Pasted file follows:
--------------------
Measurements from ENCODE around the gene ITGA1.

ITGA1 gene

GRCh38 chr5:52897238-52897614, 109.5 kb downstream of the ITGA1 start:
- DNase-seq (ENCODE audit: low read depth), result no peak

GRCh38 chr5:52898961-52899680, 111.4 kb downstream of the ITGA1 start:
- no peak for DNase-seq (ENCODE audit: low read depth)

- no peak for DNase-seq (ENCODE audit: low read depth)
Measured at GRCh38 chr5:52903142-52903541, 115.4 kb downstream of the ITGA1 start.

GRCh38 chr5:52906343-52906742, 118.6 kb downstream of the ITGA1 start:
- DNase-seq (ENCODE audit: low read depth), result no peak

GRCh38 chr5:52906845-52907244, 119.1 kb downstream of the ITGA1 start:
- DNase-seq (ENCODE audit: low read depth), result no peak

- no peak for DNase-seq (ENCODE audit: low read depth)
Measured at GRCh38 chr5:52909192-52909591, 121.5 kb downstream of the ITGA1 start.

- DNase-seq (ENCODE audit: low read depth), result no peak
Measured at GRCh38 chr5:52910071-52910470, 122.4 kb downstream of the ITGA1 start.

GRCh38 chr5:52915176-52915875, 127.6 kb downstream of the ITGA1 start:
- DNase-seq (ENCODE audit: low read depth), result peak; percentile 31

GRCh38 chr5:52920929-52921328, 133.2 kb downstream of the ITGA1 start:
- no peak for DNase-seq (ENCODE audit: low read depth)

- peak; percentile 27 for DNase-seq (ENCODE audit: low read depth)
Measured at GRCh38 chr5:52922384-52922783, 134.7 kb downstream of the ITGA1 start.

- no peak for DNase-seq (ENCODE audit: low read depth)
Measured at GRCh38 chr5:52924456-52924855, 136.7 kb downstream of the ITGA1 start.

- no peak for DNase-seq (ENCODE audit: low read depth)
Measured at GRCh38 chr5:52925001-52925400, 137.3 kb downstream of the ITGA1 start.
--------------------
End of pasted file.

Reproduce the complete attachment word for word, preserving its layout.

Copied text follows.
Measurements from ENCODE around the gene ITGA1.

ITGA1 gene

GRCh38 chr5:52897238-52897614, 109.5 kb downstream of the ITGA1 start:
- DNase-seq (ENCODE audit: low read depth), result no peak

GRCh38 chr5:52898961-52899680, 111.4 kb downstream of the ITGA1 start:
- no peak for DNase-seq (ENCODE audit: low read depth)

- no peak for DNase-seq (ENCODE audit: low read depth)
Measured at GRCh38 chr5:52903142-52903541, 115.4 kb downstream of the ITGA1 start.

GRCh38 chr5:52906343-52906742, 118.6 kb downstream of the ITGA1 start:
- DNase-seq (ENCODE audit: low read depth), result no peak

GRCh38 chr5:52906845-52907244, 119.1 kb downstream of the ITGA1 start:
- DNase-seq (ENCODE audit: low read depth), result no peak

- no peak for DNase-seq (ENCODE audit: low read depth)
Measured at GRCh38 chr5:52909192-52909591, 121.5 kb downstream of the ITGA1 start.

- DNase-seq (ENCODE audit: low read depth), result no peak
Measured at GRCh38 chr5:52910071-52910470, 122.4 kb downstream of the ITGA1 start.

GRCh38 chr5:52915176-52915875, 127.6 kb downstream of the ITGA1 start:
- DNase-seq (ENCODE audit: low read depth), result peak; percentile 31

GRCh38 chr5:52920929-52921328, 133.2 kb downstream of the ITGA1 start:
- no peak for DNase-seq (ENCODE audit: low read depth)

- peak; percentile 27 for DNase-seq (ENCODE audit: low read depth)
Measured at GRCh38 chr5:52922384-52922783, 134.7 kb downstream of the ITGA1 start.

- no peak for DNase-seq (ENCODE audit: low read depth)
Measured at GRCh38 chr5:52924456-52924855, 136.7 kb downstream of the ITGA1 start.

- no peak for DNase-seq (ENCODE audit: low read depth)
Measured at GRCh38 chr5:52925001-52925400, 137.3 kb downstream of the ITGA1 start.